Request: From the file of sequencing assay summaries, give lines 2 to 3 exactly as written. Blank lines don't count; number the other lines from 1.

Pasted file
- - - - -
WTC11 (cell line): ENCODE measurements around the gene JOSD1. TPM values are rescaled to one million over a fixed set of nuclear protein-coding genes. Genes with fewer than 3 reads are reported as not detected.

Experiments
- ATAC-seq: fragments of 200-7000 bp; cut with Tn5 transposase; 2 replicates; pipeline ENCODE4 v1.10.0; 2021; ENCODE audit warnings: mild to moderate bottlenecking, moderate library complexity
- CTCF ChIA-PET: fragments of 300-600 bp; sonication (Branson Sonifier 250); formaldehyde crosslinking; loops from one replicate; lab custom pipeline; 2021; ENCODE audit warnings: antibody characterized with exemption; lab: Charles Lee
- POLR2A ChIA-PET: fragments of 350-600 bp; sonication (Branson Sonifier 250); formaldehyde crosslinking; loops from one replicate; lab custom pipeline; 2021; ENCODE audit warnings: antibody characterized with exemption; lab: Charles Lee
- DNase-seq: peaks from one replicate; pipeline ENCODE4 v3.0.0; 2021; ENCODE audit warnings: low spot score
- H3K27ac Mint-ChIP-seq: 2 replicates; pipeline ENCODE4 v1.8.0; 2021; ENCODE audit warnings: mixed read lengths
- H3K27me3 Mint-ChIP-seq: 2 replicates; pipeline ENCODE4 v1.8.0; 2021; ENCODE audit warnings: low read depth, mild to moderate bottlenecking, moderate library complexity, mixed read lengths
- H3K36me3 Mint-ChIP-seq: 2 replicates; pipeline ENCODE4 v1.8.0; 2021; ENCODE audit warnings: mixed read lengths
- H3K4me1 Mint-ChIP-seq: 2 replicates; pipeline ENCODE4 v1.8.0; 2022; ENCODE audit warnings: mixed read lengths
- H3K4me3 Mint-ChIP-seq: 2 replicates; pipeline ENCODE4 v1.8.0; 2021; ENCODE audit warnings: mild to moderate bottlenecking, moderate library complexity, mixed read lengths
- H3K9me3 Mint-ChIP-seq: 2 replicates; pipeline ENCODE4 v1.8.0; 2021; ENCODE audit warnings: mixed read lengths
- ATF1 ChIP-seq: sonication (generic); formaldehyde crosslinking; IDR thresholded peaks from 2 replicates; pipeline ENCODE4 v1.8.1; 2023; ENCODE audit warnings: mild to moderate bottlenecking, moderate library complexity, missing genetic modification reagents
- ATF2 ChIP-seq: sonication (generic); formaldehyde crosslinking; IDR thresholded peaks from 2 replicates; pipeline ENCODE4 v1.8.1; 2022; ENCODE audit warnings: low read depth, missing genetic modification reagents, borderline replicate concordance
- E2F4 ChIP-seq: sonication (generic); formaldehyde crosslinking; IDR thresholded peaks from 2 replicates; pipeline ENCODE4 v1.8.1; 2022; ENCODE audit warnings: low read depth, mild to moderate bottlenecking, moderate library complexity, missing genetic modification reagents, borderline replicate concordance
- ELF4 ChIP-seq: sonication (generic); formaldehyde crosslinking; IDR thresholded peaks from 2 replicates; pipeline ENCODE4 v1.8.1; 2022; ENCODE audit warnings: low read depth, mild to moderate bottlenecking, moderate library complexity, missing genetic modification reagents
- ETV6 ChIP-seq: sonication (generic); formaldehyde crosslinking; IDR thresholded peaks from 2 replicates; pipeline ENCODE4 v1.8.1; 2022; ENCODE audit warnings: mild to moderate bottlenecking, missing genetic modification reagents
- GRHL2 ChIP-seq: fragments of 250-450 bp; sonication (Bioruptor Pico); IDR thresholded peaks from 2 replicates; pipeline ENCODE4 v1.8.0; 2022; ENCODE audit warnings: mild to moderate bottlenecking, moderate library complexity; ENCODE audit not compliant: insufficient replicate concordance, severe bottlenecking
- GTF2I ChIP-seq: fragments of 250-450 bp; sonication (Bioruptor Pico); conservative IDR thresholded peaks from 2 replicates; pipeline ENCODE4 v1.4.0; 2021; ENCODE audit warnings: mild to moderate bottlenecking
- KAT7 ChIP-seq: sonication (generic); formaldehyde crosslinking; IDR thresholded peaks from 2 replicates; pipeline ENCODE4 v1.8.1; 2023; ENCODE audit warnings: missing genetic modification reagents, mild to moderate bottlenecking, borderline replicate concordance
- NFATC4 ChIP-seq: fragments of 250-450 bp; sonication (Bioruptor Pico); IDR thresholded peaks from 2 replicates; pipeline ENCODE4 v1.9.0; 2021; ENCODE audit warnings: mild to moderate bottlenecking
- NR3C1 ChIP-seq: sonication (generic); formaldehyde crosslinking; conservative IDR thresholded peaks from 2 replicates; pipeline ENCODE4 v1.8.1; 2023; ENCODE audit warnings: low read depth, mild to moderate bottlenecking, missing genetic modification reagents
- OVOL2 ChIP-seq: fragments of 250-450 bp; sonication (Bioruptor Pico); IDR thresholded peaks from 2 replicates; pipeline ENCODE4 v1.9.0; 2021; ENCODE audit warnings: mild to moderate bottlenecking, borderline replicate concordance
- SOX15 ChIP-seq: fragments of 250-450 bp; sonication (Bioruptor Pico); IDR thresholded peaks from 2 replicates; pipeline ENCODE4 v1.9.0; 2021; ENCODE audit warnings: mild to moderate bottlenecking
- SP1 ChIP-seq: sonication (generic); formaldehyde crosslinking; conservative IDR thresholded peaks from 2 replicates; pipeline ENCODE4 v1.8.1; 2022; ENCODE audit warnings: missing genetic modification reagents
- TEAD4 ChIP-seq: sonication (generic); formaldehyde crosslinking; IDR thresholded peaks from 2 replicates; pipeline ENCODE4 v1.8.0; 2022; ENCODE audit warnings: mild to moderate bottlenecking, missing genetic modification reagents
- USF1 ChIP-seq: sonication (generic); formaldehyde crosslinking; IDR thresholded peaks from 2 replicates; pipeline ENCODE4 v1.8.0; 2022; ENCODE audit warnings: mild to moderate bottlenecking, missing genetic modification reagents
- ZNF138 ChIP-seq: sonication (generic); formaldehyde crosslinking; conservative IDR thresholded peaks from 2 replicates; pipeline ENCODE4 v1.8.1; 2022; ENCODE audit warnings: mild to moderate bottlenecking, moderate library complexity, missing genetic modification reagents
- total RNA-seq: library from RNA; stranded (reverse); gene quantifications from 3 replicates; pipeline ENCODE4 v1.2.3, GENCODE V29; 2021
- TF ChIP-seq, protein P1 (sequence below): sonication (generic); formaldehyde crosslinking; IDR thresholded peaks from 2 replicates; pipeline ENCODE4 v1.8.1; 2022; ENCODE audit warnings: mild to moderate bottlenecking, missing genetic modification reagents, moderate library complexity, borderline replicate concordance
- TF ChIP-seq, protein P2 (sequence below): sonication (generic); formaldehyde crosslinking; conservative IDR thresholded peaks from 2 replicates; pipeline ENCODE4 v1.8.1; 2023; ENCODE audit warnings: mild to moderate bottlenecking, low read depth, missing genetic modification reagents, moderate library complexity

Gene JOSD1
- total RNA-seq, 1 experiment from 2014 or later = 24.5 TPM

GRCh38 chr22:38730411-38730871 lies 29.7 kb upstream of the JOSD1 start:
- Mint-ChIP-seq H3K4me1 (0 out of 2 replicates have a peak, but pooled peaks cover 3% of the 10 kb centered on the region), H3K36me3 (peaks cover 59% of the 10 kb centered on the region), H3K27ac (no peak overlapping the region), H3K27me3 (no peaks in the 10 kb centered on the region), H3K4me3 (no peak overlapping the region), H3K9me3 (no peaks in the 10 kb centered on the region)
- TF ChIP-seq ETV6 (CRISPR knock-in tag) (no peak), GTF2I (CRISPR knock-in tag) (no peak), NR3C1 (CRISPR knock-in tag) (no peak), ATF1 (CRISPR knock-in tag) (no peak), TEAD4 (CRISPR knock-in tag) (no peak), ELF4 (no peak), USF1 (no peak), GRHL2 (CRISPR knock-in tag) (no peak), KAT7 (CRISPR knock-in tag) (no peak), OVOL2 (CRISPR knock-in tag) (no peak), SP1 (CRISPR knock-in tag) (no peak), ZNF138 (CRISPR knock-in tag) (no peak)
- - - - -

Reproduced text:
Experiments
- ATAC-seq: fragments of 200-7000 bp; cut with Tn5 transposase; 2 replicates; pipeline ENCODE4 v1.10.0; 2021; ENCODE audit warnings: mild to moderate bottlenecking, moderate library complexity